Silent Stars

Bryan Derballa for The Wall Street Journal, from New York Culture Photos of the Year

Detail from image by Bryan Derballa, New York Culture Photos of the Year, Wall Street Journal

She couldn’t remember the last time she’d seen the stars. For years, Sarah had taken Bethany up to the roof to look at them, to point out the constellations and tell her their stories. “This, this is majesty,” she used to say with a deep sigh, her eyes upturned and her face aglow. Bethany had watched her curiously, but with a lack of rapture that Sarah never noticed.

Because of those evenings together, Bethany grew up knowing the myths of the sky better than she knew the nursery rhymes and fairytales her schoolmates recited. Every now and then, she asked her mother to tell her a “normal” story, and while Sarah had obliged, she never stopped to wonder at the request.

Somewhere along the way between Bethany’s childhood and her teenage years, their stargazing had dwindled. Maybe that was when everything had started to fall apart. They hadn’t been up on the roof together in two years, other than that last time, a few days ago.

Now, Sarah felt both sickened and mesmerized to find herself looking up at the stars again in one of the church’s soaring stained glass windows. It wasn’t the usual holy scene, just a wall of glowing royal blue, flecked with tiny golden shapes. She couldn’t tear her eyes away from it.

She shivered from the cool dampness, momentarily aware of the hard wooden bench beneath her and the smell of furniture polish, lilies and candle wax. Despite the people surrounding her, she felt she was alone.

I should be paying attention at a time like this, she thought, but she couldn’t do it. The boys’ choir began to sing while she let her mind continue to wander. She yearned to get up and run away. To escape. Instead, she kept her eyes fixed on the window and thought of earlier times.

Sarah had always been a present and involved mother and Bethany a quiet, calm child. Anyone would have thought they had a deep bond. When Bethany started swimming competitively at school, Sarah became assistant coach, spending her free time composing cheers and ushering the girls to their meets. No one would have guessed there was a chasm growing between them. Sarah did what she could to reach out to Bethany but you can’t control another’s reactions. Her daughter never reached back; she was already fading away.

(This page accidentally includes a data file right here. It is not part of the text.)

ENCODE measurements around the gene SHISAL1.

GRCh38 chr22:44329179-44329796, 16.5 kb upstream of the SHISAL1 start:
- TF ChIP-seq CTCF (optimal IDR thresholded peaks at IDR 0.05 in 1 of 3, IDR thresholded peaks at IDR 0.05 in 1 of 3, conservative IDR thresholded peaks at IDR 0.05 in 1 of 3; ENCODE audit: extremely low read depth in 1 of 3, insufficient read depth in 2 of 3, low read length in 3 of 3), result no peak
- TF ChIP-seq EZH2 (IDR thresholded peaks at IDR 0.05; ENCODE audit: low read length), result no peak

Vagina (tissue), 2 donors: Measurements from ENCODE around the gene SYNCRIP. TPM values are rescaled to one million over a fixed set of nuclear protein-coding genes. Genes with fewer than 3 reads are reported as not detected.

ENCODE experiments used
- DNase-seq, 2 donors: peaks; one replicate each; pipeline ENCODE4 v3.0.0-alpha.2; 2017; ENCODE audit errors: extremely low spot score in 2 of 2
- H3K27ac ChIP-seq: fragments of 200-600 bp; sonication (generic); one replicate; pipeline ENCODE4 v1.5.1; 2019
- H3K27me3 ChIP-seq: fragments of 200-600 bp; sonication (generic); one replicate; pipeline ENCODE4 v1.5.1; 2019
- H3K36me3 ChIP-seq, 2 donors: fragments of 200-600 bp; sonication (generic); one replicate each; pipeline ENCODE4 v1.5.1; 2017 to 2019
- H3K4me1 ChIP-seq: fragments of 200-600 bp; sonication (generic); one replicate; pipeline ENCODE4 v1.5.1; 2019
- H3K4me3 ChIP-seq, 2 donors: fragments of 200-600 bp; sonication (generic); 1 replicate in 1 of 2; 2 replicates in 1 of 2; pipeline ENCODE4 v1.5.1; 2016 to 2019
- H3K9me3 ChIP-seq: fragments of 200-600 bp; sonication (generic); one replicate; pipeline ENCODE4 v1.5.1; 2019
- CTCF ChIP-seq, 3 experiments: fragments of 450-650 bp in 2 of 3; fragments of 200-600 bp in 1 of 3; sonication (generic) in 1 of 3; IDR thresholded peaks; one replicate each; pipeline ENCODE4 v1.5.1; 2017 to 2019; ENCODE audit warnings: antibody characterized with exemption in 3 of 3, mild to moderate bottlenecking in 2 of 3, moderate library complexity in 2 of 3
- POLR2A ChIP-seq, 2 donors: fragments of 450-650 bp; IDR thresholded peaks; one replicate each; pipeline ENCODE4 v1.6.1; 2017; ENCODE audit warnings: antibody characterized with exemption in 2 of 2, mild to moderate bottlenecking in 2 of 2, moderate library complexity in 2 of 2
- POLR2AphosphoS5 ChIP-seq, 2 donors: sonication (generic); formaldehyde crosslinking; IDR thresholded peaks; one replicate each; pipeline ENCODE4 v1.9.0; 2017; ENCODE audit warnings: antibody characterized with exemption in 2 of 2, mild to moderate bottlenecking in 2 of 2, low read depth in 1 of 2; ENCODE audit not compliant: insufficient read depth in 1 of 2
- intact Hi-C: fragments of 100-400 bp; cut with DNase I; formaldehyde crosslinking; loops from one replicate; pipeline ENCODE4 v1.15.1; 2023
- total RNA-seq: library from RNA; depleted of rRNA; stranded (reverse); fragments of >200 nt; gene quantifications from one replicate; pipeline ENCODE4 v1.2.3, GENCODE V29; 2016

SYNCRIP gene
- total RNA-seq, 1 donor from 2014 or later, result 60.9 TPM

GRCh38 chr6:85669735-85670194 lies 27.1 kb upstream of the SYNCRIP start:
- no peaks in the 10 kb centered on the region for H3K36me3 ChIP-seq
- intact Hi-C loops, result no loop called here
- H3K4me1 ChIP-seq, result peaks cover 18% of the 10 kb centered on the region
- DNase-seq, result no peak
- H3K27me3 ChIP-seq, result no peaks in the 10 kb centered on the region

The choir stopped singing, dragging Sarah back to the present. The Minister would be getting up to speak soon. Sarah had given him something to read on her behalf but she didn’t think she could bear to listen, or to feel all eyes turn toward her.

Had Bethany been trying to get closer to the stars when she went up there? That’s what Sarah had thought at first, when she’d gone looking for Bethany and found her at the edge of the roof, teetering perilously with her eyes turned skyward. She thought maybe the roof had become Bethany’s refuge because of all those times she’d brought her up there as a child, that she went there when things became difficult because it was a safe place, full of happy memories.

But Bethany had released her from that illusion. Her parting words as she drifted out onto the air left no doubt. The stars, the roof, those childhood memories, they held no happiness for her. They never had.

“There was never any light here, Mom,” Bethany said before she leaned backward, her bright blue eyes locked on her mother’s.

At first, she appeared to be floating, suspended. Sarah stood and watched, marveling at her daughter’s beauty as her hair billowed out around her. In her shock, Sarah imagined that Bethany would never crash. But of course, she did. Her slow motion free-fall sped up like a film reel suddenly switched to the right setting.

Sarah never had time to speak. It was over before she even realized it had begun.